The Rockefeller Foundation’s New $130 Million Project Aims to Fight Food Waste
Though we often focus here on ways to increase crop yield, in much of the world, yield is just one of the problems facing farmers. Even in great years, when harvest is plentiful, there can be huge problems actually getting the food to buyers.
We’ve written about food loss, or food waste, many times before, because it’s just such a frustrating problem. We produce, as a planet, enough food to feed everyone, according to the United Nations. And yet, obviously, something is broken in the system, because hundreds of millions remain hungry.
Many of these problems can be written off to infrastructure: Farms, especially in developing nations, can grow lots of food, but thanks to issues with storage, preservation, and transportation, that food can’t actually all get to market. The Rockefeller Foundation, a New York-based philanthropic group that works on hunger, disease, and education issues (though it has some less-savory projects in its past), announced recently a huge project to combat food waste.
The Foundation, in a story from Reuters, states that more than a third of the world’s food goes uneaten. The new project, with a seven-year, $130 million budget, will focus largely on sub-Saharan Africa, sending out personnel and technology to help farmers more efficiently harvest, store, and transport the food they produce. Specifically working in Tanzania, Nigeria, and Kenya—on fruits, vegetables, and staple crops like maize, cassava, and rice—the program, called YieldWise, aims to reduce food waste by 50 percent by 2030, or at least to help in that goal.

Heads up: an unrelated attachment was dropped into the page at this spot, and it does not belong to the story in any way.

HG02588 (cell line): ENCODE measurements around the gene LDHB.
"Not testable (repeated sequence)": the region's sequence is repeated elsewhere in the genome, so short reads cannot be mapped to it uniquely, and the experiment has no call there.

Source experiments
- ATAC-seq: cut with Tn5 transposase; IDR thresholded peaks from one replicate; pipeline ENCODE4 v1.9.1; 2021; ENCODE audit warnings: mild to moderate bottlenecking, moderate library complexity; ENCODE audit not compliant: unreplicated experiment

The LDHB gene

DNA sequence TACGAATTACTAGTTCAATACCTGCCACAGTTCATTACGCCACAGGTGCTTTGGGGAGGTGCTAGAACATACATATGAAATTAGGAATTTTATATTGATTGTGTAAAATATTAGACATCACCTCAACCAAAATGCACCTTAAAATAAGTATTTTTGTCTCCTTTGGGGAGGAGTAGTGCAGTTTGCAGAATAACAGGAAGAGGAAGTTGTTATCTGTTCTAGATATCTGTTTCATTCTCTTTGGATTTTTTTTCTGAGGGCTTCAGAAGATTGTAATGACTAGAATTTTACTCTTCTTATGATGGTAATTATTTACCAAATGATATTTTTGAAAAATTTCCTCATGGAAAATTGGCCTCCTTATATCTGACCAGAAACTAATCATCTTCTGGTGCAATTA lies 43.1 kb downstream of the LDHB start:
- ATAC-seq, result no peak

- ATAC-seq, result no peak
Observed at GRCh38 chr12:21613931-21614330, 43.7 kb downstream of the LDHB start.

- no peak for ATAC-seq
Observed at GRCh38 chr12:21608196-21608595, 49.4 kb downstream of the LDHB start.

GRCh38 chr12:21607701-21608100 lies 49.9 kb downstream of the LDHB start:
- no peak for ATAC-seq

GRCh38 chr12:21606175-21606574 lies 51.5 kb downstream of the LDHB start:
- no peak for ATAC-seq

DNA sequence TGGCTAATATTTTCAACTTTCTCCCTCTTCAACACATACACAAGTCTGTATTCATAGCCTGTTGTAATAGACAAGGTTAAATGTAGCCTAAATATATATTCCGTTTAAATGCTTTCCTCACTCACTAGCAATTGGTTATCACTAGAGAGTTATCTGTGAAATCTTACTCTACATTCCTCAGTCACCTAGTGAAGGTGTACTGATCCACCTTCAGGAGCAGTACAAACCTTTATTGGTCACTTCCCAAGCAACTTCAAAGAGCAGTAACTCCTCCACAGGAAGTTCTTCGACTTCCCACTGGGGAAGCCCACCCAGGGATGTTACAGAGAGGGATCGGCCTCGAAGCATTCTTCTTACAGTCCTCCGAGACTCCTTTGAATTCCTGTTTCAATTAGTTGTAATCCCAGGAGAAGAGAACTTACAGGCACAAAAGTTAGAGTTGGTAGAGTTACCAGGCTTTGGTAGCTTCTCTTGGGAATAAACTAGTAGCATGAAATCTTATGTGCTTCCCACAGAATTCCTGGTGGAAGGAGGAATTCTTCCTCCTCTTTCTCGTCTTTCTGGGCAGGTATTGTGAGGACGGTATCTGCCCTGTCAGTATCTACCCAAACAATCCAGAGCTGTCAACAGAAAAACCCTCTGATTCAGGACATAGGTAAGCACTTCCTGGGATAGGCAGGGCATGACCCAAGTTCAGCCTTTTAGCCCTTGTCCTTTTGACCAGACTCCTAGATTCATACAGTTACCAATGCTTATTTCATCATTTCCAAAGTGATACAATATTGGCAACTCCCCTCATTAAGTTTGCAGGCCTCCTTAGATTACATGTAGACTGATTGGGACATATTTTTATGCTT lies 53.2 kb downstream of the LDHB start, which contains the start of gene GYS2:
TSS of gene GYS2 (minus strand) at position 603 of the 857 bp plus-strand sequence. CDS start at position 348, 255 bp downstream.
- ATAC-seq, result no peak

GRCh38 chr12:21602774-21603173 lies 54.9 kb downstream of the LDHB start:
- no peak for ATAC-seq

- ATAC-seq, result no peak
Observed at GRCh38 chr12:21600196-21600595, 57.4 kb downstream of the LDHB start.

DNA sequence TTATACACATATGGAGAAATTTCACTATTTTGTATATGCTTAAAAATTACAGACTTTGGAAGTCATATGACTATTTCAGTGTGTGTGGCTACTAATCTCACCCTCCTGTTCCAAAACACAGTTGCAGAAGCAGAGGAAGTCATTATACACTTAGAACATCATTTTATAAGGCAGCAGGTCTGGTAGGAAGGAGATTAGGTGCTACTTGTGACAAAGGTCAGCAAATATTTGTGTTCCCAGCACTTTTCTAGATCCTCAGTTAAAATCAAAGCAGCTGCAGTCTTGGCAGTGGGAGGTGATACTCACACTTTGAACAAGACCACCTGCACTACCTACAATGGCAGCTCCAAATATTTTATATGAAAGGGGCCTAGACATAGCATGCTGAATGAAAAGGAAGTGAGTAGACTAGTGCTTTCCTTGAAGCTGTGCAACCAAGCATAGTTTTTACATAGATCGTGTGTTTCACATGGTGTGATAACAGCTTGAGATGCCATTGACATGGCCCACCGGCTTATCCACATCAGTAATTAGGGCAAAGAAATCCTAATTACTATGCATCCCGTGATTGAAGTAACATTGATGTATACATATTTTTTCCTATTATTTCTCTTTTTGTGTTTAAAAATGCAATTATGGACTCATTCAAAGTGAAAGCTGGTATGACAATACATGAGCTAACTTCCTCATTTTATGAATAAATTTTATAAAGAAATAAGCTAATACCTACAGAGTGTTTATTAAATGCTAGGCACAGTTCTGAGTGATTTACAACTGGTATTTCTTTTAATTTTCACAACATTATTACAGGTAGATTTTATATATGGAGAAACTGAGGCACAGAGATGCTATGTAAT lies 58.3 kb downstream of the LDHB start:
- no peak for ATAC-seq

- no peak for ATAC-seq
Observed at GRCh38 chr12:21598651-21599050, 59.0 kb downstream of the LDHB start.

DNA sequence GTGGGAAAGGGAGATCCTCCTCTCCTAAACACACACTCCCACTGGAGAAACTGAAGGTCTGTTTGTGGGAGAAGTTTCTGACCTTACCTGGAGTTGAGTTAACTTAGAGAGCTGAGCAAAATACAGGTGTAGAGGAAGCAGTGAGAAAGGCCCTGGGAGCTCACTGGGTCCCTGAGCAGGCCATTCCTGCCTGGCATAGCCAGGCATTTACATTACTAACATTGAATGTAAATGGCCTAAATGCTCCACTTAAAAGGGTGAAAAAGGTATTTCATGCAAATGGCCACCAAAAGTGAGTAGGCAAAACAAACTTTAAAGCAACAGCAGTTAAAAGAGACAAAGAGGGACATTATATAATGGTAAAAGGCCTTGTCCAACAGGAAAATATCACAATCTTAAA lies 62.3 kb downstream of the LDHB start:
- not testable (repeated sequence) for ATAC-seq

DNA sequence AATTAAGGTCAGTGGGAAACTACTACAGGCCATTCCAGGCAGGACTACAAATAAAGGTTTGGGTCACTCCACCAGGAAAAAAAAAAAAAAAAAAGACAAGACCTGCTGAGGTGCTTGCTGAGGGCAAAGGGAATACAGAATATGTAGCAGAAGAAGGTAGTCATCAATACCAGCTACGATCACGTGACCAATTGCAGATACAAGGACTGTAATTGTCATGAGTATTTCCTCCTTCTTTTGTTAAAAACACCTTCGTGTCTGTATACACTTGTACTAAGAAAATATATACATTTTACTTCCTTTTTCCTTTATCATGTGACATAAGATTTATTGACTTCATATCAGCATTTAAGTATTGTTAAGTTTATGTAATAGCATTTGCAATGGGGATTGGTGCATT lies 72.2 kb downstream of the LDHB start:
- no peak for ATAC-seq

Some challenges can’t really be overcome with that amount of money. Improving roads, for example, or implementing a rail system to transport food from farms to population centers, is an absurdly expensive proposition. (The Copenhagen Consensus Center estimates that achieving the 50 percent decrease in food waste goal would cost several hundred billion dollars, not million.)
But combating food waste has, though it is not a particularly sexy task, gotten some traction elsewhere in the world. Wealthy countries waste food, too: much more than developing countries, actually. Some projects have sprung up to correct that problem: in Denmark, a charity has opened a store to sell surplus (not rotted, of course) food from grocery stores at a steep discount. To fix the problem, solutions will have to come from everywhere.